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Angus Gill (from the album Departure & Arrival available on Rivershack Records) (by Lee Zimmerman)
It’s hard to understand how an artist with five previous albums to his credit, along with such obvious skill and ability, can still go relatively unnoticed by the public as a whole. Then again, at only 25 years of age, Australia’s Angus Gill has plenty to show for himself. An Australian CMA Golden Guitar winner, he boasts a sound that’s alluring, accessible and easy on the ears.
As the title of his new album Departure & Arrival suggests he’s also unafraid to take a bold leap now and then. That’s typified by the fact that this current set of songs veers away from his earlier Americana sound and serves up in its stead, a more Pop-centric style. “You Wouldn’t Steal a Heart” and the title track in particular are upbeat and infectious, more or less setting the tone for the entire album overall. “Little Green Man” adds a touch of whimsy, while “Crying Out For Love” lends a Caribbean feel, sounding not unlike Paul Simon during a rendezvous with Julio down in the schoolyard. The easy affable sound of “Can’t Kiss You Over Coffee” maintains the agreeable feel that permeates the proceedings as a whole.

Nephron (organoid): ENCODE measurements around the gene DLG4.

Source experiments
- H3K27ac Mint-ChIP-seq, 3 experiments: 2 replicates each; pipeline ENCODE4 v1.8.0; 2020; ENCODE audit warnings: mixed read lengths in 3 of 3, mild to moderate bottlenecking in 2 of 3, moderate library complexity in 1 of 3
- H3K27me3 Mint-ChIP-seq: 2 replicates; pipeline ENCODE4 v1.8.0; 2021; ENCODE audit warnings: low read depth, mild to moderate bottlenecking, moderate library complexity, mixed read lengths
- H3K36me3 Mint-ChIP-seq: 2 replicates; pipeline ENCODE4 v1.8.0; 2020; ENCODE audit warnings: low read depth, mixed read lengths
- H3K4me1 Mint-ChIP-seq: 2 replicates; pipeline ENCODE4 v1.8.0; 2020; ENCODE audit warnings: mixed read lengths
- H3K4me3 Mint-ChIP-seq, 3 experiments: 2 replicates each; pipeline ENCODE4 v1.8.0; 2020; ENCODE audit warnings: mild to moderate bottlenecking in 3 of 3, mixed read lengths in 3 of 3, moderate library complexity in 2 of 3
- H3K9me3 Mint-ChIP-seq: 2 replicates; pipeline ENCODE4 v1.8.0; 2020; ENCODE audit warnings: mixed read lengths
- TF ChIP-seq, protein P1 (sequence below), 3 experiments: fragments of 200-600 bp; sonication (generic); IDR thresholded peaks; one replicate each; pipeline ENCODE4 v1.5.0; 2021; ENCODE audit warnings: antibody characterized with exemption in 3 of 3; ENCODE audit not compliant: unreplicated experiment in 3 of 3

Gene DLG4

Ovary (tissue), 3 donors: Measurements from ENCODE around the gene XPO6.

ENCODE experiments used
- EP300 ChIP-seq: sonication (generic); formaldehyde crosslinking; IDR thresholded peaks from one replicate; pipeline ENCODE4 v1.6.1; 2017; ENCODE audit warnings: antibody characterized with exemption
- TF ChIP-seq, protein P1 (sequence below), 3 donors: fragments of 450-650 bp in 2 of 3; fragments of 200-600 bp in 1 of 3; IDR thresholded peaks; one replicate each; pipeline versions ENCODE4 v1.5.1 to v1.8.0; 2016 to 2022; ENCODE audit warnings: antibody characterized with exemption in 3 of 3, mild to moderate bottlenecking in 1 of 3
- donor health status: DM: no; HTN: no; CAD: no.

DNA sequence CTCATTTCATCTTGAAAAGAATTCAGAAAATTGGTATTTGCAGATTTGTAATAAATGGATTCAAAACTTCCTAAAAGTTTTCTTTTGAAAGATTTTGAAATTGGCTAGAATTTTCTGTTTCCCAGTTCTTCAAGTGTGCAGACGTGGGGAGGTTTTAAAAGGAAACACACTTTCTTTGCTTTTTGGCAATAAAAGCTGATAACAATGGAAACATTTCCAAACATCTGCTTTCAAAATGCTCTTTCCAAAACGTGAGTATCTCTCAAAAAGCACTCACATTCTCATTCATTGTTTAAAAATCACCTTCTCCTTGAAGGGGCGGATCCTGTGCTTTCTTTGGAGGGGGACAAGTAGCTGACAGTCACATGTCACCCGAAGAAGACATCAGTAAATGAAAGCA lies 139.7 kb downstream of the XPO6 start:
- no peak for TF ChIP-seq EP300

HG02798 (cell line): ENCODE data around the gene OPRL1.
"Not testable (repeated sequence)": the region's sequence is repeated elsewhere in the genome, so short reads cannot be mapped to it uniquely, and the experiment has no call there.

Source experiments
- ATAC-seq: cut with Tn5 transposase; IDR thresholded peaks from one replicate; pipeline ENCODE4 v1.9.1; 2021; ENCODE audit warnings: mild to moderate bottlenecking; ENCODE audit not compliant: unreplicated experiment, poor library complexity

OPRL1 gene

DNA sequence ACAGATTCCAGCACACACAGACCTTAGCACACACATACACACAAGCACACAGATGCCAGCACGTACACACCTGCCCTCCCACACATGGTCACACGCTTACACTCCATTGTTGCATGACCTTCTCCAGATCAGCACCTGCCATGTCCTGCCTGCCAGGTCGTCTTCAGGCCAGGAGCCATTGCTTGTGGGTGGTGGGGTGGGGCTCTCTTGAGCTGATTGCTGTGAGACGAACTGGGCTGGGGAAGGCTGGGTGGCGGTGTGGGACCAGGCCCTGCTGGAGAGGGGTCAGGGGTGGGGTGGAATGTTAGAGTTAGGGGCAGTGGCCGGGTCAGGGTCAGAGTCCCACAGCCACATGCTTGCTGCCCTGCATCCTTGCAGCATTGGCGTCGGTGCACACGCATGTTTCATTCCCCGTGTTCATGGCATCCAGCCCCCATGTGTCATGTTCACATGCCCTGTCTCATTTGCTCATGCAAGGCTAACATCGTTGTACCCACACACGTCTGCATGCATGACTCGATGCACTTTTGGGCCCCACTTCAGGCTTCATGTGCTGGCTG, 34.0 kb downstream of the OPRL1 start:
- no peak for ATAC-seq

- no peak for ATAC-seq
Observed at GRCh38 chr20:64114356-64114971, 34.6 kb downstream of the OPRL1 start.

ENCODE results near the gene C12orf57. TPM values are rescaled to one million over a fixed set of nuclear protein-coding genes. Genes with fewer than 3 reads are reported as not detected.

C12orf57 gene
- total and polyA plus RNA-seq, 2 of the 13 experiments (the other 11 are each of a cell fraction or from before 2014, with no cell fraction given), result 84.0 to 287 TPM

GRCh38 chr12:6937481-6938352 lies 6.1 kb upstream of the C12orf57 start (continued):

The revelry continues for the most part, but Gill does take pause with the quiet ballad “Start Up the Old Dance Again”. The spoken word narrative that follows, “Something Fishy” shuffles along by taking a plucky posture, but a sense of mystery still looms large given its tale of a kidnapping and the victim’s mysterious disappearance. The album’s final entry, the Latin-tinged “I’m Just Gonna Grab a Sandwich” maintains that elusive aura, and ultimately leaves the listener wondering what Gill is getting at exactly.
Still, even with the inexplicable meanings surrounding certain songs, Departure & Arrival manages to maintain a generally persuasive perspective. It’s mostly light-hearted entertainment, a sunny set of songs that leads to an enjoyable encounter. So too, given the series of perilous predicaments the world finds itself facing these days, any sort of distraction or diversion becomes reward in itself. (by Lee Zimmerman)
Listen and buy the music of Angus Gill from AMAZON
For more information, please visit the Angus Gill website
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